the same electric van as before, but that goes further

The Renault Master E-Tech Electric is actually a Master ZE with a higher capacity battery. And if he can now go further, that doesn’t make it really new. It’s even a little new with the old.

Not convincing this new Renault Master E-Tech Electric… Announced as a novelty, it’s just a Renault Master ZE with a new battery. What makes it change its name, presents greater autonomy, but does not benefit from any other novelty. Panel, instrumentation, controls and equipment are from the “old” Master ZE. Same for mechanics. Same engine and same horsepower, you have to settle for 57 kW or 76 horsepower, and still no energy recovery other than braking and deceleration.

The new battery has a capacity of 52 kWh and offers a range of around 200 kilometers in the WLTP cycle. Two chargers are available to choose from. The first is a 7.4 kW single phase, the second a 22 kW DC charger. The first is made for domestic recharges. It will take about ten hours to “fill” into a conventional outlet. Through a 7.4 kW Wallbox, the battery will be recharged to 80% in 5 hours. As for the 22 kW DC charger, it can recover 50 kilometers in 45 minutes at a public terminal.

very limited speed

The few kilometers driven behind the wheel of this new Renault Master E-Tech Electric confirm what we already knew. It drives very easily, with a good driving position and excellent overview, and behaves very well on the road. Well planted on its supports, it is very stable. The accelerations are clear and frank and the speed increase very fast. Unfortunately, this observation is compromised by a top speed limited to 80 km/h on the 3.5-ton version. If in the city this maximum speed is not a problem, it is different outside the agglomeration. Taking a speed lane is a source of stress, as entering traffic can prove dangerous. And if you find yourself behind a truck traveling at 75 km/h… you will stay there!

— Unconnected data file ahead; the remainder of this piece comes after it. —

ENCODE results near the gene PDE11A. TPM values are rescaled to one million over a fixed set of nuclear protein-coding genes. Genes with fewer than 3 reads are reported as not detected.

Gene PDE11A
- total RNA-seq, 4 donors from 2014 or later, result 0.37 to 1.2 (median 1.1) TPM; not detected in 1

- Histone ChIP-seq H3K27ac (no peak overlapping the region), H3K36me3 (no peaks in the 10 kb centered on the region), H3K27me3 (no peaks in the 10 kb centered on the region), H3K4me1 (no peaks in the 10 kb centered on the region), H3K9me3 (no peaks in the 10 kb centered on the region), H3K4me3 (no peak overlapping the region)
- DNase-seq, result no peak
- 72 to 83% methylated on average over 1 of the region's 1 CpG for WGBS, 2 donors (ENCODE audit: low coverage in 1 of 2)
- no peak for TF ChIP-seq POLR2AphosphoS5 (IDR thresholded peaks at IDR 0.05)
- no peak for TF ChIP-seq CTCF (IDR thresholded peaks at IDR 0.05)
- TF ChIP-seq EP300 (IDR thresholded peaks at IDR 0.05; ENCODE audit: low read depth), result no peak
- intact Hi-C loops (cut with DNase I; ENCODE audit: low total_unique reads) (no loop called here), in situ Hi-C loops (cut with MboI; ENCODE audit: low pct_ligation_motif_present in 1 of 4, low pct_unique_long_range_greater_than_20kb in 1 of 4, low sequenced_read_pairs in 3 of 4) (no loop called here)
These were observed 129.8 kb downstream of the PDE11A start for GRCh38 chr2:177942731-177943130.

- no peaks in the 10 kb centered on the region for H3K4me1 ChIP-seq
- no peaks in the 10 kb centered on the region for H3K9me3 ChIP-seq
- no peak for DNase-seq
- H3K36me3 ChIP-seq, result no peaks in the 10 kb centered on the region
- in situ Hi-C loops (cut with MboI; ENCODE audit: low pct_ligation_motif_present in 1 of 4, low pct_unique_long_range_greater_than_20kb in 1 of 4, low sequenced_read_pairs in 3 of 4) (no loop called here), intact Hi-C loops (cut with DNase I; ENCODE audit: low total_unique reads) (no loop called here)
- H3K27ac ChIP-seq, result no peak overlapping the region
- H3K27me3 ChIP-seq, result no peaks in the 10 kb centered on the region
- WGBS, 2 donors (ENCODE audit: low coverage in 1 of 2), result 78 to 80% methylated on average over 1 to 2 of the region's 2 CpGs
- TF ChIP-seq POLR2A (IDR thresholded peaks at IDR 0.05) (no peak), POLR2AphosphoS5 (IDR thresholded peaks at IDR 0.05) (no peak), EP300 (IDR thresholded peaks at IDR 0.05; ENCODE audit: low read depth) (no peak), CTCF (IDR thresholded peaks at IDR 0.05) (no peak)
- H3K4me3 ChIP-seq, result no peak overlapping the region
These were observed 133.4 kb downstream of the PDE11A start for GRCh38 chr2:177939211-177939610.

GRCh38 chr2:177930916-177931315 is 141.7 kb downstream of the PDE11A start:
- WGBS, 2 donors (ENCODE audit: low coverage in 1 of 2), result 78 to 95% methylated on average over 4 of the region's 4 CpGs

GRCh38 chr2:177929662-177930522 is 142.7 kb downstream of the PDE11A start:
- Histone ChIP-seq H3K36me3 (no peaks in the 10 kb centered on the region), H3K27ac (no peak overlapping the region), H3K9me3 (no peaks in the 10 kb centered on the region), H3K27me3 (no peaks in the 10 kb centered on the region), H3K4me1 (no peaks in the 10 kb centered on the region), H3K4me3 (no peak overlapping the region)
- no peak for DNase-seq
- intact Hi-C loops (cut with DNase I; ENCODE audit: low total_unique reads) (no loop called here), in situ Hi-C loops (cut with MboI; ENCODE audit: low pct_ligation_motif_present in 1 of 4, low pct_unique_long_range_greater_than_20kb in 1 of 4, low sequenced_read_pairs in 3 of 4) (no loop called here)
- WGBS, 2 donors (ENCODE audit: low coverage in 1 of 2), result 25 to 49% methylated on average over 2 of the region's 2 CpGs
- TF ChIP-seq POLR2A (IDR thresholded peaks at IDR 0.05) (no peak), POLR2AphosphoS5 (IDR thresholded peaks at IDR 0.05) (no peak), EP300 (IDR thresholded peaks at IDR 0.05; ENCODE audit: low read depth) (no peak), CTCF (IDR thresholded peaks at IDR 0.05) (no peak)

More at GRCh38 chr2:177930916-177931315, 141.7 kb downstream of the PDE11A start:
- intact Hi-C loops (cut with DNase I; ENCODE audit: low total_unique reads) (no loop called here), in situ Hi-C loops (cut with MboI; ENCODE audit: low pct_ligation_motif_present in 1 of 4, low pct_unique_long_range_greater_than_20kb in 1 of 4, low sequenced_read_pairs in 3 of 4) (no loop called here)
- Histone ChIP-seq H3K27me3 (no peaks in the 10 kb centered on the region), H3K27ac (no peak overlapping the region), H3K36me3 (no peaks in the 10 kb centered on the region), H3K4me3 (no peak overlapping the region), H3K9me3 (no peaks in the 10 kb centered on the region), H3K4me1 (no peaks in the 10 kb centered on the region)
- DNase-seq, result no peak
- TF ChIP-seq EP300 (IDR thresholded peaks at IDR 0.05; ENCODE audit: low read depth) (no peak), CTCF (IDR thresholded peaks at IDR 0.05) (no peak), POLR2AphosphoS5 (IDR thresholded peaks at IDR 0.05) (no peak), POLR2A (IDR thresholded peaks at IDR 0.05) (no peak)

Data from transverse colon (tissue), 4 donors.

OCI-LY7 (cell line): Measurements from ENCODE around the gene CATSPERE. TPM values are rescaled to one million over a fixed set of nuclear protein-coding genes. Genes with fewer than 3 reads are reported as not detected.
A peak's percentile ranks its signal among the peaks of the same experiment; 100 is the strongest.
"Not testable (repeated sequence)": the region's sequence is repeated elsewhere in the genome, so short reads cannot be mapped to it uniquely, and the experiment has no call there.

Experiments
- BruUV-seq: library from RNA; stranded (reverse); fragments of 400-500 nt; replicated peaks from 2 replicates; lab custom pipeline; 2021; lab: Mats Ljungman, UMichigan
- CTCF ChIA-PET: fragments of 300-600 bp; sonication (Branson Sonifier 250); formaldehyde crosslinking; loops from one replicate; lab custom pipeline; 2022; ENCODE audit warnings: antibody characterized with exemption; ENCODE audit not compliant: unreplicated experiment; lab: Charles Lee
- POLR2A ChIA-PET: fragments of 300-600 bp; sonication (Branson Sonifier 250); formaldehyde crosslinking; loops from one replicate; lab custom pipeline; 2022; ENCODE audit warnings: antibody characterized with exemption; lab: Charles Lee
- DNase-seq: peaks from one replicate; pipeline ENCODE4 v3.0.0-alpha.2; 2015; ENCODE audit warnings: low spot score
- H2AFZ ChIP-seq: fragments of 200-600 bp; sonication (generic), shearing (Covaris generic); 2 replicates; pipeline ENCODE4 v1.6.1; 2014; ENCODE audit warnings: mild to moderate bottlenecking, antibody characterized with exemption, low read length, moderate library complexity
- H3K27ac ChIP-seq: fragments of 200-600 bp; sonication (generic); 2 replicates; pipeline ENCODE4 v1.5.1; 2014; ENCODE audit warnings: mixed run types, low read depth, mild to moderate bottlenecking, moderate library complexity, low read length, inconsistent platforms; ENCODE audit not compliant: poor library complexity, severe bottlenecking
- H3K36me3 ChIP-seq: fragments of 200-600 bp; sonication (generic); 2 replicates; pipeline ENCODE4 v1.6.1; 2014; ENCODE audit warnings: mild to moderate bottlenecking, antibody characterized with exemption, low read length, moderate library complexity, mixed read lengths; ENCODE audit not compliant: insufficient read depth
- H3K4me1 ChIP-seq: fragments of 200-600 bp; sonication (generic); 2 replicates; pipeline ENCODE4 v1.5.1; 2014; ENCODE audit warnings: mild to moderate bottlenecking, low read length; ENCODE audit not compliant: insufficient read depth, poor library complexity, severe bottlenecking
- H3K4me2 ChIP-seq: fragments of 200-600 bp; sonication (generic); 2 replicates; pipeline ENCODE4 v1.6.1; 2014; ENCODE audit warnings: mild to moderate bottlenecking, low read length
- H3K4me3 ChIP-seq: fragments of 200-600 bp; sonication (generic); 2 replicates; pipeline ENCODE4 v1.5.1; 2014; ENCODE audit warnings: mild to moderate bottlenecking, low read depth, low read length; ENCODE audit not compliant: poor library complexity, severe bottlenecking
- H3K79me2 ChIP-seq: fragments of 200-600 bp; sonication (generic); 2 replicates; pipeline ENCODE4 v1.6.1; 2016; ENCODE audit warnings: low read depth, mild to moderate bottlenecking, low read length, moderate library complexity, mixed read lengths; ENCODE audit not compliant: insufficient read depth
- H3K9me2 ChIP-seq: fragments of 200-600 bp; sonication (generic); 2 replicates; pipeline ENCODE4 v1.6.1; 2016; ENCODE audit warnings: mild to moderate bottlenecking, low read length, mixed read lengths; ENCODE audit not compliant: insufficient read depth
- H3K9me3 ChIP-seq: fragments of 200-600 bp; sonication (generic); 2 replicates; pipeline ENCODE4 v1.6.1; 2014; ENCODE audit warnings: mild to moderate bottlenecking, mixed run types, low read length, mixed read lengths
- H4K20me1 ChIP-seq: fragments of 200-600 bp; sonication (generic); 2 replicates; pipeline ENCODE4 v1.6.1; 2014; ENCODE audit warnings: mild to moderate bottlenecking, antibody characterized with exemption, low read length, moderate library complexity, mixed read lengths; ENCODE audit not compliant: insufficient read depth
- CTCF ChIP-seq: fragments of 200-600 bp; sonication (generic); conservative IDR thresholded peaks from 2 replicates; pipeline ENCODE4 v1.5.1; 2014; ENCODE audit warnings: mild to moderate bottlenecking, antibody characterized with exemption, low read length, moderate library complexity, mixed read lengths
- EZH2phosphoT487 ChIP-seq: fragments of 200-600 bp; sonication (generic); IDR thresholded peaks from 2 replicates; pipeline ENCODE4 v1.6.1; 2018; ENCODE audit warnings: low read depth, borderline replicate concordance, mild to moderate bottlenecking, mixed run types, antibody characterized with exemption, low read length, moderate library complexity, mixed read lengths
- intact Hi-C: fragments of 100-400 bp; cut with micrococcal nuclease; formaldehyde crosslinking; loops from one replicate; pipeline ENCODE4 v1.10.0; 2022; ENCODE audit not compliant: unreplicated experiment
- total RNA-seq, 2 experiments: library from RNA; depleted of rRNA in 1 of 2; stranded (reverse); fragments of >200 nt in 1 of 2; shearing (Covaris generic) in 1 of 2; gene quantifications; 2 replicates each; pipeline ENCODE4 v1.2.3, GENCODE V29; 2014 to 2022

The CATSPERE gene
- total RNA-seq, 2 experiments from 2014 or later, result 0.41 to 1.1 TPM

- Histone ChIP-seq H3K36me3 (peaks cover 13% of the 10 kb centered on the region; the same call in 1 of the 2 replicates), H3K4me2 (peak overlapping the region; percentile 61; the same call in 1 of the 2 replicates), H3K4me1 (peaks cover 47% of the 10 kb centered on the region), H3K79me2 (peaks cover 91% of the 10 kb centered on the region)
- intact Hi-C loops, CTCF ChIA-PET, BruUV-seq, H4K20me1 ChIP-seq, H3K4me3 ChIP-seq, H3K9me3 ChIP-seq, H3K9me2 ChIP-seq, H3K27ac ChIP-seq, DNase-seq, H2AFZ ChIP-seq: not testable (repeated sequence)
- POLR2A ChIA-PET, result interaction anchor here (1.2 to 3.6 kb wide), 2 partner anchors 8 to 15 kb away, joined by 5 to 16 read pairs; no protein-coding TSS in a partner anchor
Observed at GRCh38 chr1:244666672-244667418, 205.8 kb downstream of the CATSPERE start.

From 8 to 15 m³ of useful volume

On the equipment side, a single trim level called Comfort. Central locking is standard, as is the glove compartment that opens like a drawer, the Bluetooth car radio or the electric heated mirrors. For the rest, and that’s a lot, you’ll have to go through the options of manual air conditioning (€1,900 excl. VAT), R-Link Evolution with DAB radio and navigation (€790 excl. taxes). This Master is equipped with new driving aids, such as the “Side Wind Assist”, which is the automatic stabilization of the vehicle in case of side wind. It is standard, as is the automatic activation of the lights and windshield wipers or the front and rear parking aids. The rear camera with the image reflected on the screen placed on the windshield, very useful in these large-panel vehicles, is however an option.

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This Master E-Tech Electric retains its utility qualities, unchanged from the thermal versions. Four vans are offered, available in three lengths (L1, L2, L3) and two heights (H1 and H2). These dimensions provide useful volumes ranging from 8 m³ for the small L1H1 to 15 m³ for the large L3H2. Two GVWs are also on the menu, 3.1 t. and 3.5 tons, expecting a 3.8-ton heavy version at some point. The Master is also available as a chassis and floor cabin, in L2 and L3, allowing multiple transformations to accommodate a flatbed, a tipper or a large volume box, accepting up to 20 m³. The Master Electric offer has therefore been extended and now has 15 versions compared to 6 previously.

Very average services, high prices

With its average autonomy, its low power and its very limited speed, but its good utility capabilities, this Master E-Tech Electric is made above all for last mile deliveries in urban or pre-urban areas. In terms of pricing, this Master remains an expensive vehicle. From €55,000 tax-free for the 3.1-ton Master L1H1, €59,800 tax-free for the 3.5-tonne L2H2 and up to €60,700 tax-free for the 3.5-ton large L3H2. These prices are generally those of large electric vans such as the Ford E-Transit (from €57,655 excluding tax for an L2H2). But the latter is much more efficient, more modern and better equipped. This very disappointing Master Electric, however, will have to last quite a while before seeing its successor arrive in 2024.

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